Trelic blog – Sanna Lahokallio
Failure analysis is a crucial tool when something goes wrong either in field at the hands of your customer or during reliability or validation testing in R&D phase. In failure analysis the cause for a failure is analysed. Why is it crucial? Because without proper failure analysis it is impossible to know why a failure occurred, what are the product’s weakest points are, is the failure important, and how to improve the product and fix the failures.
Failure analysis can be done with several analysis methods, depending on the failed structure, test method used, and type of the failure seen. The methods vary from simple visual examination and dismantling (a funny example of it here) to very complicated methods. In electronics, commonly used methods are for example visual examination, electrical measurements, x-ray or cross-sections combined with various microscopy techniques. In failures regarding materials, chemical and material analysis methods are often helpful.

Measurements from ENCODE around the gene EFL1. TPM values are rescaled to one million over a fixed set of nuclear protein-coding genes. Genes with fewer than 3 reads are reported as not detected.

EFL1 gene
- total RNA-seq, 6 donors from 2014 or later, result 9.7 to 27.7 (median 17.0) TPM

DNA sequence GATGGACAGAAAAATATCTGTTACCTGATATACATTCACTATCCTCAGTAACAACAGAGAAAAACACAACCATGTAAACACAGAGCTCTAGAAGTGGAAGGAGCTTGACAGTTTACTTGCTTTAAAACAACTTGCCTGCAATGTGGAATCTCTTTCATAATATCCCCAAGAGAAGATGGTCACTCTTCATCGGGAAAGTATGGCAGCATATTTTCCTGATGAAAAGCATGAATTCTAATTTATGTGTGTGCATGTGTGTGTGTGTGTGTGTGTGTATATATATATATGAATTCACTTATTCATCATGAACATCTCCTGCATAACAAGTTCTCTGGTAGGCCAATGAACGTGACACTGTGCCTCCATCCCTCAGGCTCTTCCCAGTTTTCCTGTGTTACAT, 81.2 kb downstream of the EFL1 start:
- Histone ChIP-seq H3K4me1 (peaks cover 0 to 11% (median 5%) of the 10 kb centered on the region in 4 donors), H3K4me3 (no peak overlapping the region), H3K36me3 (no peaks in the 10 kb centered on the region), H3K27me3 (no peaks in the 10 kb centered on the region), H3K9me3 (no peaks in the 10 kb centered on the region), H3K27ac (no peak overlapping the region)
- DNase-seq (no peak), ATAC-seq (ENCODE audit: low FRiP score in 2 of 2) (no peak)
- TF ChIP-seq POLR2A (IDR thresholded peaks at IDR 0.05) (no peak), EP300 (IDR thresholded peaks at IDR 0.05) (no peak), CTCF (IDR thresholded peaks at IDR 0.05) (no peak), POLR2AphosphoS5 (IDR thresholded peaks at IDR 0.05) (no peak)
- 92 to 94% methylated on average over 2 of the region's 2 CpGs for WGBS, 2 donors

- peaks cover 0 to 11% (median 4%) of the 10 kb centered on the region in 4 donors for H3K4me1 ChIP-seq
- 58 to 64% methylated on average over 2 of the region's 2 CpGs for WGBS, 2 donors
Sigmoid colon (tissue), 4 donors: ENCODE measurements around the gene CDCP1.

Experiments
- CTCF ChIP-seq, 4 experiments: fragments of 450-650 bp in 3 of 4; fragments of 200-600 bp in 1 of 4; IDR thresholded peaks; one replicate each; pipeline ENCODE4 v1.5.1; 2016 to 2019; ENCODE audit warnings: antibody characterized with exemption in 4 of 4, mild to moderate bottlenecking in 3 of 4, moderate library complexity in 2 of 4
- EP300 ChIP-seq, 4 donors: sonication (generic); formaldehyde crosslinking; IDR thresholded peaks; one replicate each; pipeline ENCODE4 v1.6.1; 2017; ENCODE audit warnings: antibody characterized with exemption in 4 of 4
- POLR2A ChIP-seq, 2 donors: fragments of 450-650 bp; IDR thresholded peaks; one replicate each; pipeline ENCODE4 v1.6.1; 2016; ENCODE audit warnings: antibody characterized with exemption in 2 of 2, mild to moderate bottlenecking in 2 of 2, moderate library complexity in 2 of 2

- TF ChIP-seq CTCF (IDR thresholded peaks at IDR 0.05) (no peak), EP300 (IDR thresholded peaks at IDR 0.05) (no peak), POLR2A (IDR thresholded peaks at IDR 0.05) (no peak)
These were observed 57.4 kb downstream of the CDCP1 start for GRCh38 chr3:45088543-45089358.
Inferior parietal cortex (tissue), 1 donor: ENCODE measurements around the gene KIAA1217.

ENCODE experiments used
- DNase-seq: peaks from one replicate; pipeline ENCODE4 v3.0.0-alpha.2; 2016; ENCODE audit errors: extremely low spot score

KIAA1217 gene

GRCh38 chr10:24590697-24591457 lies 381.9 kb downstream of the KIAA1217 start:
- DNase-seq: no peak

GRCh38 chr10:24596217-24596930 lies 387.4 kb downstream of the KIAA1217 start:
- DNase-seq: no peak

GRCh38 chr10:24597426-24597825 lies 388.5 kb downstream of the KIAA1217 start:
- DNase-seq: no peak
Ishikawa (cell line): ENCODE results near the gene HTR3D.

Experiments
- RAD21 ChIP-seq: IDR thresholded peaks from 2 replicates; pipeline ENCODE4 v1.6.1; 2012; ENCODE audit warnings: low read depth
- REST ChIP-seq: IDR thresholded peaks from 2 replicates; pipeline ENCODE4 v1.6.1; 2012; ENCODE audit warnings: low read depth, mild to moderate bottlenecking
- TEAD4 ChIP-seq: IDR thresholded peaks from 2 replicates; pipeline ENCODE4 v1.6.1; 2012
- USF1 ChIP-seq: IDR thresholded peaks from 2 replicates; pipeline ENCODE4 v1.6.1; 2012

Personally, I have always liked failure analysis. It is a bit like being a detective, trying to find information about the failure and what caused it. It is very rewarding to be able to help your customer by showing a cause for their problem. Failure analysis can – however – be very challenging. It requires a lot of expertise to find the best methods to study the failure and a systematic study is needed to really understand the reasons for failures.
Failure analysis can also be frustrating, if no reason for the failure can be found or if the failure can be seen but not explained. For example, sometimes even after several different methods it is impossible to say what is the origin and what is the cause for the failure seen. Nevertheless, it is always beneficial to conduct failure analysis, because without it the behaviour leading to failures cannot be understood.
Join our webinar this week’s Thursday May 9th to learn more about failure analysis (this time organized in Finnish, registration and more info can be found here).